Studio C, a free project incubator for nonprofits, is now in its third week. Seventeen teams are working diligently to “understand people” — a critical component that will allow the nonprofits to have a firm understanding of the populations they serve so they can then come up with viable solutions to reduce family-centered poverty.
Design Impact, in partnership with the United Way of Greater Cincinnati, will begin its more intensive work next week with eight of the 17 nonprofits. Not every team will move forward — the final eight teams will be decided through an interview process. The remaining nine weeks of the curriculum will feature studio time and workshops as nonprofits work on their projects.
"Design thinking is important because it’s dynamic," says Tim Vogt, executive director of Starfire Council, which works to build a more inclusive Cincinnati. Starfire has participated in Studio C before, but with a different project.
“Nonprofits get stuck a lot,” he says. “In the old days, there were five-year plans, but the work is so dynamic now, the learning needs to be dynamic as well."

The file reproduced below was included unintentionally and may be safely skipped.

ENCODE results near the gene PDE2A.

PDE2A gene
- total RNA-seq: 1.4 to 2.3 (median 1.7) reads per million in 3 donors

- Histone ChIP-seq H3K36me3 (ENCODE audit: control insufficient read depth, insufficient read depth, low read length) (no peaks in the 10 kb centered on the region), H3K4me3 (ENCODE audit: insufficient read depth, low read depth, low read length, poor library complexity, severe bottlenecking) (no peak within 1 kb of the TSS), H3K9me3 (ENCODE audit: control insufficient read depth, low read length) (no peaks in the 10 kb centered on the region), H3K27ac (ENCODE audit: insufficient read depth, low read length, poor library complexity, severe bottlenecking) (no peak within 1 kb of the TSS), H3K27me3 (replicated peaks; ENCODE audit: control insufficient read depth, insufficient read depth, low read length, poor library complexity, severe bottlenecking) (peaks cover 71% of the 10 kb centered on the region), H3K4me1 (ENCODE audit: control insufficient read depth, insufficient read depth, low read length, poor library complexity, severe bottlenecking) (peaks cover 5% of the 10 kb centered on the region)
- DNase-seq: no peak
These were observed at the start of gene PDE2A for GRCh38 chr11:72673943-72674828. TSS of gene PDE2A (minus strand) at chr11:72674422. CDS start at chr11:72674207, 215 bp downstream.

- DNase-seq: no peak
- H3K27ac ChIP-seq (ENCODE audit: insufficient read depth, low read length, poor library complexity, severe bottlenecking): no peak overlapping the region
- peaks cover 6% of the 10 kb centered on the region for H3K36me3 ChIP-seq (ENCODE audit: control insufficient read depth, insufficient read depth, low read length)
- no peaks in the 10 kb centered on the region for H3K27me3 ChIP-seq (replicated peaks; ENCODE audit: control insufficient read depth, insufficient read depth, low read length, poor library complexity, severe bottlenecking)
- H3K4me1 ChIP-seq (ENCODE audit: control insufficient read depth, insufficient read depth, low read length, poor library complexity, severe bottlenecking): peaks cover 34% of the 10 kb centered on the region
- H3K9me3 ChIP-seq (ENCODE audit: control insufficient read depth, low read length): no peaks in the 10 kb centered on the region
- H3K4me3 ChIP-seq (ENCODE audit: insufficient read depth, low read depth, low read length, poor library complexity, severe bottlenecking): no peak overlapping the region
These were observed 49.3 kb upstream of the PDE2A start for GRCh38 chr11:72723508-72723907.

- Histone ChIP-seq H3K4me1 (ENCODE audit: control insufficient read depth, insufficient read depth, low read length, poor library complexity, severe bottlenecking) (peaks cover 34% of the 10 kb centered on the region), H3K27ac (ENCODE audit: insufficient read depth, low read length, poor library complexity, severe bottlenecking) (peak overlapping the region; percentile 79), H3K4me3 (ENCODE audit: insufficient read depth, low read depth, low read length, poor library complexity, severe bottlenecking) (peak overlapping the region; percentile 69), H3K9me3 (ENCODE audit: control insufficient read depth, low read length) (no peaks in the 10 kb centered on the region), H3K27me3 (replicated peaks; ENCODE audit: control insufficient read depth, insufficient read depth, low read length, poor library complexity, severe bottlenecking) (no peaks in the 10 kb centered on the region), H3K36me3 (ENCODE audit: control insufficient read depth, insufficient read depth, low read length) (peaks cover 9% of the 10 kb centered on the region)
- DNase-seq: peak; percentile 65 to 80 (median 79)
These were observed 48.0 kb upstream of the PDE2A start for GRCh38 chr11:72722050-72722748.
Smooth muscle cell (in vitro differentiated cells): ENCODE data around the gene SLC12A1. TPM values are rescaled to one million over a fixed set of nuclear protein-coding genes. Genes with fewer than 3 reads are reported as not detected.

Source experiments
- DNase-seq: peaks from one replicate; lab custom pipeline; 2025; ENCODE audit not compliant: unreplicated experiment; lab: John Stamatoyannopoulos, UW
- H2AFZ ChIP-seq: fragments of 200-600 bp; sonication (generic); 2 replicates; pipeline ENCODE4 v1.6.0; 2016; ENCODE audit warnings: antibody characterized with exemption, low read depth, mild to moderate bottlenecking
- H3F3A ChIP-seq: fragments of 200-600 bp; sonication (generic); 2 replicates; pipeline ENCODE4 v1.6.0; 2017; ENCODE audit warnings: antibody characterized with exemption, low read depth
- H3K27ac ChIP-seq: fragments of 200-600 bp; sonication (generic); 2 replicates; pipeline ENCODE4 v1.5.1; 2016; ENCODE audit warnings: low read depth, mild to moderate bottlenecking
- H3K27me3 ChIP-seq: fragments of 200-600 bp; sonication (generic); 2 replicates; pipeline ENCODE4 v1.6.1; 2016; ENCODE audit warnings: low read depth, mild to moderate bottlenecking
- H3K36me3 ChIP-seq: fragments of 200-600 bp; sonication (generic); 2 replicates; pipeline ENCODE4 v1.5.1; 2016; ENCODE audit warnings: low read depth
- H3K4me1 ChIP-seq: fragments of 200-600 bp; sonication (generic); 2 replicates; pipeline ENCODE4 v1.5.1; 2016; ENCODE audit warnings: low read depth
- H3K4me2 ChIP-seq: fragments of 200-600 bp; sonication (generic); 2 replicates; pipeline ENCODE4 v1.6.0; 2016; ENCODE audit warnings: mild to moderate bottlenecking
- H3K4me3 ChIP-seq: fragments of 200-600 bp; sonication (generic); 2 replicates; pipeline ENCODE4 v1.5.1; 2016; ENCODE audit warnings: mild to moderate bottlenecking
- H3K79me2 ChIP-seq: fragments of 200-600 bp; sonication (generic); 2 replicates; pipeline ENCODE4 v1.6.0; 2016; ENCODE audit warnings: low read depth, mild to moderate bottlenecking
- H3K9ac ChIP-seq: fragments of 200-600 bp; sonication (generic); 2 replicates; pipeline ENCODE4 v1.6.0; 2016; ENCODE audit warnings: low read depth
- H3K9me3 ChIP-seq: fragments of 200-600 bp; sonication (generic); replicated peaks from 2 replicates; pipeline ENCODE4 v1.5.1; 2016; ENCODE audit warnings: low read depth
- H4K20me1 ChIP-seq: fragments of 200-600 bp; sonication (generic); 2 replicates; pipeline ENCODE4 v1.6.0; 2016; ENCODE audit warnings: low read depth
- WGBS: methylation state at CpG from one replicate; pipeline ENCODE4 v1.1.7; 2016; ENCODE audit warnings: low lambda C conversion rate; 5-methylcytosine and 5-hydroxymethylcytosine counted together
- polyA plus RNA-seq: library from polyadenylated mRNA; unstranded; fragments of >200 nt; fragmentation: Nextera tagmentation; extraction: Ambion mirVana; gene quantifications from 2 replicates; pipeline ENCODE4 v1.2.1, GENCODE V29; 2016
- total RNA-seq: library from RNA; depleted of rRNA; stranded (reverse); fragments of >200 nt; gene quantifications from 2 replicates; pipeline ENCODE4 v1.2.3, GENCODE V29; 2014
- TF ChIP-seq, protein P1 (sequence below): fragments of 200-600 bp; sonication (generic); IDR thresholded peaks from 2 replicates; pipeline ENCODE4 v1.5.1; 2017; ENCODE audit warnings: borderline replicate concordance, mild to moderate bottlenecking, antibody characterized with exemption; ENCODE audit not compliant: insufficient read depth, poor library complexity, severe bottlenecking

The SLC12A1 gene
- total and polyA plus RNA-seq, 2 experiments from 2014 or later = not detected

In Starfire’s first iteration at Studio C, it worked alongside Hamilton County Developmental Disabilities Services and its Early Intervention Team to look at how it could transform its services and influence the bigger system to build relationships.
Rather than a “captive client” situation, Vogt says it’s “an empowering future when marginalized people are pillars of the community.”
In this year’s program, Starfire is working in partnership with Kachelle Cunningham, a Lower Price Hill resident, to shape an artist collective — and with the help of Community Matters — an Artist in Residence program that would allow a member of the Collective to shine.
Cunningham helped launch the collective with “I Wish This Was," a social art project where stickers with dialogue boxes are placed around open spaces to prompt community members to envision an area that could be something else, such as a garden or library.
“I love being a part of Lower Price Hill and the artist's collective so I and other residents can work together to help the community,” Cunningham says.
For Danyetta Najoli, Starfire community builder, the Collective is “designed to bring residents out of their private spaces to share their art,” and in doing so, individuals will get to know one another and families will be strengthened.
“When family members are known, people are more likely to help each other out," Najoli says.
Stay tuned for more updates on teams' progress as Studio C narrows down the playing field.
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